So, what might the so-called “new normal” in the U.S. look like prior to everyone getting a reliable vaccine? How will we interact with each other over the next year, or perhaps longer? In short, what kind of society will emerge as we await a vaccine or cure?
The answer is obviously complex. No hand shaking, no hugging, no large venue entertainment, more masks, more temperature taking — the list of social implications is endless. …
I just finished reading “How to Live a Good Life: A Guide to Choosing Your Personal Philosophy,” edited by Daniel Kaufman, Massimo Pigliucci & Skye C Cleary. It’s a collection of informative essays by 15 philosophers who write about moral and ethical life issues and choices that are influenced by a wide range of differing, yet common, religions and philosophies.
During the late 1960s, I was in my middle teens. One memory that sticks out prominently comes from a visit to the downtown Army/Navy store — an amazing place loaded with military paraphernalia spilling out everywhere. On this particular day, I bought an authentic Army-green field jacket.
I drew multi-colored magic-marker peace signs of varied shapes and sizes all over it, down the sleeves and on its back side. Man, I felt so cool wearing that jacket. The 60s turned me into a peacenik, so this newly adorned jacket felt perfect. I wore it proudly.
The music, the protests, the drugs, the communes, the make-love-not-war consciousness — the overall hippie mindset that prevailed during that decade and stretched into the early 70s had a profound influence on my thinking and personality. …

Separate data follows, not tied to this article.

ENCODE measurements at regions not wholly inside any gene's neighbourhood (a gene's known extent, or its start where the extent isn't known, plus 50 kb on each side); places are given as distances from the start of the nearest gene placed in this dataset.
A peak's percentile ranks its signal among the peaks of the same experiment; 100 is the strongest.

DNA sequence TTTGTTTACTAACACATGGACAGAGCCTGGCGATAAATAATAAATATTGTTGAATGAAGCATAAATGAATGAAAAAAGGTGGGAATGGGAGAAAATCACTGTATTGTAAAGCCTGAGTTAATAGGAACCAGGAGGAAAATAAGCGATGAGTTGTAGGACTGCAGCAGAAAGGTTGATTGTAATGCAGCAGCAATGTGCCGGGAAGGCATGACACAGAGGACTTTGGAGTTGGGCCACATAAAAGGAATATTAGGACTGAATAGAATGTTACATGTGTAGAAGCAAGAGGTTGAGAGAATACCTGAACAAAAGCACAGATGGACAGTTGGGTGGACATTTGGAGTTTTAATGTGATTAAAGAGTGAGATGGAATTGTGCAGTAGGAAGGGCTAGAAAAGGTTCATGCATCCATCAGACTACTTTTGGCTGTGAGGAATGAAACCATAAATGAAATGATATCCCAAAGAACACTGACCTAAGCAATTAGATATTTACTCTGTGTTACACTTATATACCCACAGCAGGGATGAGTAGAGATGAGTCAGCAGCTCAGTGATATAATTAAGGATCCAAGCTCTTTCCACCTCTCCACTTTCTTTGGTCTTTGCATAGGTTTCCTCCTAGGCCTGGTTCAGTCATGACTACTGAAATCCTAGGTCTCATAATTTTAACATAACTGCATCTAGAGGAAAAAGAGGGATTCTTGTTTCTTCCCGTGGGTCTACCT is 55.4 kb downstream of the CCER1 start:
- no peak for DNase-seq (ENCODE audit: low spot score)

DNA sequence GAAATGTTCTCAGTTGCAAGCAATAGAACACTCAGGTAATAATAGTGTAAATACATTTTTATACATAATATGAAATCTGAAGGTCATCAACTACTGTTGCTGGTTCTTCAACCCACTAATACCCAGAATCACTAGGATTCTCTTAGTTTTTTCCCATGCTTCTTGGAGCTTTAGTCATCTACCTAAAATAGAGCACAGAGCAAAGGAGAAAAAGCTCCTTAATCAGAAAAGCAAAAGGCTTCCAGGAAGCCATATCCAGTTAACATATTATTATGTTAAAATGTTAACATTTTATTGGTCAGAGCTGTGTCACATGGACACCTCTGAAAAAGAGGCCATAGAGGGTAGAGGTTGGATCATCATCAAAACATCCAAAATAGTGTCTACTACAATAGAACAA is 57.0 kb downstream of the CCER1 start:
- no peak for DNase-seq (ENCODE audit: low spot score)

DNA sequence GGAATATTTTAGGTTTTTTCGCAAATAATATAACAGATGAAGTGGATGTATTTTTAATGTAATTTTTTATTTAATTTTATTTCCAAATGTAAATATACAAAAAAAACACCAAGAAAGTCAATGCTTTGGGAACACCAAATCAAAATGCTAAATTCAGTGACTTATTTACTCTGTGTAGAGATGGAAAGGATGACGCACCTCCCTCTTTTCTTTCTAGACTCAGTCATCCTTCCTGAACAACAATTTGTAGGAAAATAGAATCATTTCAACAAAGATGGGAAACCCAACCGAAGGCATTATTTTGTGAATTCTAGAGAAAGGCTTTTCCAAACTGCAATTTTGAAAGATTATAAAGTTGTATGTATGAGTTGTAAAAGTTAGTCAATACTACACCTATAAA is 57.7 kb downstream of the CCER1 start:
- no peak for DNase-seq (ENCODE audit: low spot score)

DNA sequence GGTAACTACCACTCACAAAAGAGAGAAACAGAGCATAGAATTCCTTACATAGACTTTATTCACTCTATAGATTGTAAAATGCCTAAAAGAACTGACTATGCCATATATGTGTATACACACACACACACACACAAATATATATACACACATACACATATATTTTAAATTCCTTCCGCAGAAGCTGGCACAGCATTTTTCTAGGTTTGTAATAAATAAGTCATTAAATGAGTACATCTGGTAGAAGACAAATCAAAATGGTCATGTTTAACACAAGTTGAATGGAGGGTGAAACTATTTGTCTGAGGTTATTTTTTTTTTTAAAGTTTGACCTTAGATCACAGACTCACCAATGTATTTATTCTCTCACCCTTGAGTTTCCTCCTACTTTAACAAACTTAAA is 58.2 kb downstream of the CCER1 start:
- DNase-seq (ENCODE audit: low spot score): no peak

How do you identify success? Is it determined by the magnitude of your possessions? To a certain degree, yes. After all, owning a nice, large-enough, comfortable home is a significant material possession, in and of itself, that can easily be considered a sign of success.
But is it really? In hindsight, some of the most productive and enjoyable times of my life were when I was a twenty-something living alone in a dumpy one-room studio with a small bathroom. I also lived in a beat-up van for about a month on a beautiful beach in Hawaii, where each morning I watched the sun come up with a cup of coffee, and each evening I watched it go down with a beer. …
The holiday breaks always bring more time for reading. This time around I went back and forth between four vastly different themes:
1. Growing up in a blue-collar neighborhood and adapting to a white-collar career.
2. Notions about spirituality and the cosmos.
3. Growing old.
The blue-collar/white-collar stuff came from Joan C. Williams’s “White Working Class: Overcoming Class Cluelessness in America,” published in 2017, and from “Limbo: Blue-Collar Roots, White-Collar Dreams,” by Alfred Lubrano, published in 2003.
The spirituality and cosmos stuff came from three titles: “Mysticism: A Study in Nature and Development of Spiritual Consciousness,” by Evelyn Underhill, published in 1911; “Cosmic Consciousness: A Study in the Evolution of the Mind,” by Richard Maurice Bucke, first published in 1905; and “The Evidence for God: The Case for the Existence of the Spiritual Dimension,” by Keith Ward. …